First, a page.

How to apologize

How to apologize

When someone confronts us about something we've done wrong, most of us probably feel bad and find some version of the words "I didn't mean to" coming out of our mouths. For many years, if I was on the receiving end of that kind of apology, I would say, "Impact matters more than intention." I'm changing my mind about that and here's why:

First, I still think it's unhelpful to say "it wasn't my intention" when someone brings up something you've done that hurt them. For me, I'm already assuming the person didn't mean to hurt me: a) that's why I'm telling them that they did and b) I wouldn't be spending time with someone I thought was intentionally trying to hurt me. That said, saying that impact matters more than intention is dismissive and arrogant; it approaches the claim that you are the arbiter of reality and that, no matter what anyone says, you can choose to feel however you want about their words or actions and hold them accountable for that choice that they had no control over. (This is one - of many - deeply problematic and crazy-making things about those "micro-aggression" trainings that you probably have had to do at work in recent years.)

Impact does matter, and a sign of health in relationships is being able to share how someone's words or actions impact you. But your "lived experience" (to use another cultural buzz word that has been weaponized to silence certain people over others) is not reality, it is not the be-all, end-all, and it does not have the final say in interactions: and praise the Lord for that. That would be solipsism. The rampant centering of "lived experience," which is Wokespeak for moral relativism, is one of the main reasons the world feels (and IS) so crazy right now.

So, how should one apologize? In the early stages of a conversation where someone you care about has brought to your attention an action that has hurt you, the knowledge that you didn't mean to hurt them should be kept to yourself. Simply apologize for whatever you feel you can authentically own in what they've brought up. Personal responsibility has been made to be quite the villain these days, but it's extremely powerful (and necessary) for functioning relationships - and a functional society. An article in the National Law Review from November of 2018 said, "A study published in the Journal of Patient Safety and Risk Management found that hospital staff and doctors willing to discuss, apologize for and resolve adverse medical events through a “collaborative communication resolution program” experienced a significant decrease in the filing of legal claims, defense costs, liability costs and time required to close cases. In 65% of the reported adverse events, no medical errors occurred."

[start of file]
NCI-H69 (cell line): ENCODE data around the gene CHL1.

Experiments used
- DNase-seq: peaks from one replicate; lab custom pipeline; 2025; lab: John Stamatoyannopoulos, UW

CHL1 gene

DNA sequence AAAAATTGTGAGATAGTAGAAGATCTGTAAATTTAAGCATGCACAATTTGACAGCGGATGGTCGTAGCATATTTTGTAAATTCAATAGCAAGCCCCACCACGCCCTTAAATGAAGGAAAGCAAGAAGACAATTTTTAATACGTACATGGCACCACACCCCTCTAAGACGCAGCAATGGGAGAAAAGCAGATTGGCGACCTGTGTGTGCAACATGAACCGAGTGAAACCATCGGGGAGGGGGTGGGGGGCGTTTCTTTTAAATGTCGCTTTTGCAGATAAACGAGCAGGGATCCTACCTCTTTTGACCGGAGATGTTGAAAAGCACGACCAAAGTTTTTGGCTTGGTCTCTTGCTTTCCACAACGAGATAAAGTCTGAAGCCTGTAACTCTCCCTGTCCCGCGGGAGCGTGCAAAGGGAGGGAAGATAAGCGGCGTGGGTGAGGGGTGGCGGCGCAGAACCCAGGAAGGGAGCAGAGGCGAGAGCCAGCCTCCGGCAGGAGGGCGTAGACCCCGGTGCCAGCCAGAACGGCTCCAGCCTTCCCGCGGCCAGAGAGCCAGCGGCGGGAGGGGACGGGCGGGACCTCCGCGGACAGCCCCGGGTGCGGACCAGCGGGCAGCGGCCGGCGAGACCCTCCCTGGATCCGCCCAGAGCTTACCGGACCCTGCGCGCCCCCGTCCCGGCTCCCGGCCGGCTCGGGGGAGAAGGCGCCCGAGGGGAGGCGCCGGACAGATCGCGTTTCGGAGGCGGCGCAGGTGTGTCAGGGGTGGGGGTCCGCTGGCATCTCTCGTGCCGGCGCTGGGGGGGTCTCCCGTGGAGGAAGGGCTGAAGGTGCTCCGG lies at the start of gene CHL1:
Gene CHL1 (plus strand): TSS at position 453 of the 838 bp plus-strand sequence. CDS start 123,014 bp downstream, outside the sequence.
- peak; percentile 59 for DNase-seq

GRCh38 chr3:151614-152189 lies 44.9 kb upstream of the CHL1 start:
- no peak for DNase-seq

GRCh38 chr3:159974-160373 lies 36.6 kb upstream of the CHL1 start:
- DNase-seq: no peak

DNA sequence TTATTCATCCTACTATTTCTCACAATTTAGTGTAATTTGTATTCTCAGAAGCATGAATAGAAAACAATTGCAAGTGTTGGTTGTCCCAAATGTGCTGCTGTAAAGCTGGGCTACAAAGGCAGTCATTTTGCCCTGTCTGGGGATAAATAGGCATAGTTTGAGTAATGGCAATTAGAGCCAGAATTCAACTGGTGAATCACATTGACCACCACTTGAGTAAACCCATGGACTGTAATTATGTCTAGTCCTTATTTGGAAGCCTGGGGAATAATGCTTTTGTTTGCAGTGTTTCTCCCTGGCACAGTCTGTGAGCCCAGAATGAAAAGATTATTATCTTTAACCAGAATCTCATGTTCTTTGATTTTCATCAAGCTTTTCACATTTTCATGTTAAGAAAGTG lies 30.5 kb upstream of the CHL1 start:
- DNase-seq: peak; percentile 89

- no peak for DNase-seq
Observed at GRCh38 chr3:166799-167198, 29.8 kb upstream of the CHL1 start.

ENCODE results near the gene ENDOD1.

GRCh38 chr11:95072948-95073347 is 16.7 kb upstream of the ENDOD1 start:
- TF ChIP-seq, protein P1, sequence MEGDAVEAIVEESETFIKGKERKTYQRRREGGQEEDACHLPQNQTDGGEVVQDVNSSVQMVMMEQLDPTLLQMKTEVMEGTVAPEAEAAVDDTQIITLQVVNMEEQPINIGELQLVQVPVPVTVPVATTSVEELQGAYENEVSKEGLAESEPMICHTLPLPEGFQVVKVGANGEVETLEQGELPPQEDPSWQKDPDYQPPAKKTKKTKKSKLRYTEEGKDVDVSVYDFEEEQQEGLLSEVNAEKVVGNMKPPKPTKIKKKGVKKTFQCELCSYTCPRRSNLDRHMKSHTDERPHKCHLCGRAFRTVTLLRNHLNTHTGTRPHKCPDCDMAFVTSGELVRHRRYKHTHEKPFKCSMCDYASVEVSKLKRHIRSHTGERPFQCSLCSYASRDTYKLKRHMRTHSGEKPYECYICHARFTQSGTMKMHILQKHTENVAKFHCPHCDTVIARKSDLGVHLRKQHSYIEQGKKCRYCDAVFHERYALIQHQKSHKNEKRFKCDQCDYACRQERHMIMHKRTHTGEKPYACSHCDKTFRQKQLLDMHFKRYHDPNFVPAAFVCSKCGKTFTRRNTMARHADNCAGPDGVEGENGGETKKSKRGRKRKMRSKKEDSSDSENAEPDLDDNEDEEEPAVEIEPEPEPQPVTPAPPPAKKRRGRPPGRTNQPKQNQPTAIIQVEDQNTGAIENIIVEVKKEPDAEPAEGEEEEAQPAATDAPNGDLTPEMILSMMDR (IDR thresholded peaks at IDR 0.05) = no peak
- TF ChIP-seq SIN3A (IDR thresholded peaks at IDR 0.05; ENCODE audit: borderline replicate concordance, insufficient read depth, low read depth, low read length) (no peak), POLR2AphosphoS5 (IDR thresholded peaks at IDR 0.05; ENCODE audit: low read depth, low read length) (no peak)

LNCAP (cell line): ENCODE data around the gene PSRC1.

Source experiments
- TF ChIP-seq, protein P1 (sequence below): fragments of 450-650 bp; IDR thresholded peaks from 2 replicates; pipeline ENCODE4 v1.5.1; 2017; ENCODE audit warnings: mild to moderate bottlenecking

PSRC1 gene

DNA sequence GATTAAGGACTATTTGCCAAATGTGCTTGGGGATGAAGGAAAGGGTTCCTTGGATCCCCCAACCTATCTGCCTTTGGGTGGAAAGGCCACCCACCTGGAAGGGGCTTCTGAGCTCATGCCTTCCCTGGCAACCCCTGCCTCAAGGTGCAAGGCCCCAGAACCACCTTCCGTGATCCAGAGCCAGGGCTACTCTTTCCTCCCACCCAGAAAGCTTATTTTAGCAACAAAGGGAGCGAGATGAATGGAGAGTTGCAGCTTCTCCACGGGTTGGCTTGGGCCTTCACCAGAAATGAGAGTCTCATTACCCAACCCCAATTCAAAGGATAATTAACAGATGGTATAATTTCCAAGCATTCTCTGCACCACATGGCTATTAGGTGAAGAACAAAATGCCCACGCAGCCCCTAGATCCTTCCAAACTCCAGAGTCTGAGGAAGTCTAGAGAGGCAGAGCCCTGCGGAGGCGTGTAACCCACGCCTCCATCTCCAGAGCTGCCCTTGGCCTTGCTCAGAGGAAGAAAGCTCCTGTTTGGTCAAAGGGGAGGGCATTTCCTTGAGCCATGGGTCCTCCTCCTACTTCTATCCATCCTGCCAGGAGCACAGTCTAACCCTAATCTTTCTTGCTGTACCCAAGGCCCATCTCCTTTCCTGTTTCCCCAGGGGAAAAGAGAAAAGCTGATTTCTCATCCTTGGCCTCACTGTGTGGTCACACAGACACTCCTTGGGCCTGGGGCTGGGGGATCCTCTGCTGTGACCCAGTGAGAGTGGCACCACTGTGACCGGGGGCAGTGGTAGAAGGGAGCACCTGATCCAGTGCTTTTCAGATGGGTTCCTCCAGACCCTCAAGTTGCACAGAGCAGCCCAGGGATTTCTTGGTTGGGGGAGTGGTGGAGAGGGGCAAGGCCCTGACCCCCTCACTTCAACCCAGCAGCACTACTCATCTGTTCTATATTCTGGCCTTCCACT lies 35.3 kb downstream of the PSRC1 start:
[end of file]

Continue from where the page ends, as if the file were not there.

So just own your mistake. No excuses. No "buts." No "I didn't mean to"s. No "well, YOU..." statements. Wait for the other person to request an explanation, and be okay if they don't. This doesn't mean your intention doesn't matter. But we need to make personal responsibility cool again. If they do ask more about your side, that's when you can share what you were thinking or feeling. If they don't, you can ask if they'd like to hear it. But don't launch into it. Just offer them a clean, clear apology where you take responsibility and own what you did. That's all.

A final note: "I'm sorry you...." is not the beginning of any real apology. I know some people use "I'm sorry" to mean "I empathize" or "I have sorrow." I'd like to suggest that, when you are empathizing with or wanting to express sympathy for someone, you actually use those words instead. "I'm sorry you...." so often puts people on the defensive, sounds passive aggressive or makes it seem like you're apologizing for someone else's thoughts, feelings or actions, when really, you can only take responsibility for yourself. Despite what the Woke cult would like us to believe, we neither can control other people nor have the responsibility to speak for others, however we "identify." Sorrynotsorry, personal responsibility is real, and it's necessary for healthy relationships, personal growth and an ordered society. I get that certain cultural forces actually do not want an ordered, functional society, but that's a post for another time. For those of us that do, personal responsibility is key. And clean, clear apologies are one of our power tools.